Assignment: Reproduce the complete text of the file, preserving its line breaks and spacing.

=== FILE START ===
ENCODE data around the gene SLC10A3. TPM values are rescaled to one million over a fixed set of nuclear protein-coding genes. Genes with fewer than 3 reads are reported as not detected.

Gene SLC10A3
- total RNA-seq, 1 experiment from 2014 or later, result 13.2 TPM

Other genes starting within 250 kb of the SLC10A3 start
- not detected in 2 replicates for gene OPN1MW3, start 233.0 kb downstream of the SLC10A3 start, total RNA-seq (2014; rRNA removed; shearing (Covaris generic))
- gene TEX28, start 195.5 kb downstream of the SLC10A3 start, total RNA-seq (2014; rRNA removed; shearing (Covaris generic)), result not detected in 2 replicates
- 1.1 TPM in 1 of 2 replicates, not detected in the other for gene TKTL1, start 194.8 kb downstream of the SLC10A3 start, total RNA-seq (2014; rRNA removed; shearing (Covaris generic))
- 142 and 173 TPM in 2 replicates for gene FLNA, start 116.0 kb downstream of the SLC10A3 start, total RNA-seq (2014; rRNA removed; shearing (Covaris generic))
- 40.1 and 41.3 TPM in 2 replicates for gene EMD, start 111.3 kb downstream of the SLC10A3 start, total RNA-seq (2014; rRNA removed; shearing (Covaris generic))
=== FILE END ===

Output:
ENCODE data around the gene SLC10A3. TPM values are rescaled to one million over a fixed set of nuclear protein-coding genes. Genes with fewer than 3 reads are reported as not detected.

Gene SLC10A3
- total RNA-seq, 1 experiment from 2014 or later, result 13.2 TPM

Other genes starting within 250 kb of the SLC10A3 start
- not detected in 2 replicates for gene OPN1MW3, start 233.0 kb downstream of the SLC10A3 start, total RNA-seq (2014; rRNA removed; shearing (Covaris generic))
- gene TEX28, start 195.5 kb downstream of the SLC10A3 start, total RNA-seq (2014; rRNA removed; shearing (Covaris generic)), result not detected in 2 replicates
- 1.1 TPM in 1 of 2 replicates, not detected in the other for gene TKTL1, start 194.8 kb downstream of the SLC10A3 start, total RNA-seq (2014; rRNA removed; shearing (Covaris generic))
- 142 and 173 TPM in 2 replicates for gene FLNA, start 116.0 kb downstream of the SLC10A3 start, total RNA-seq (2014; rRNA removed; shearing (Covaris generic))
- 40.1 and 41.3 TPM in 2 replicates for gene EMD, start 111.3 kb downstream of the SLC10A3 start, total RNA-seq (2014; rRNA removed; shearing (Covaris generic))